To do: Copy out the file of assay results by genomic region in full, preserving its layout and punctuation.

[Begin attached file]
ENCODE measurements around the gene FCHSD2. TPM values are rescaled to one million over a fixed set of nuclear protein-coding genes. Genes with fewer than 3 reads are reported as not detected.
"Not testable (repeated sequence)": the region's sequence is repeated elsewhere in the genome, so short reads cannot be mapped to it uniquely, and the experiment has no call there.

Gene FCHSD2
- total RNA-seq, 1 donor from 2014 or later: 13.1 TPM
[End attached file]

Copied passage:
ENCODE measurements around the gene FCHSD2. TPM values are rescaled to one million over a fixed set of nuclear protein-coding genes. Genes with fewer than 3 reads are reported as not detected.
"Not testable (repeated sequence)": the region's sequence is repeated elsewhere in the genome, so short reads cannot be mapped to it uniquely, and the experiment has no call there.

Gene FCHSD2
- total RNA-seq, 1 donor from 2014 or later: 13.1 TPM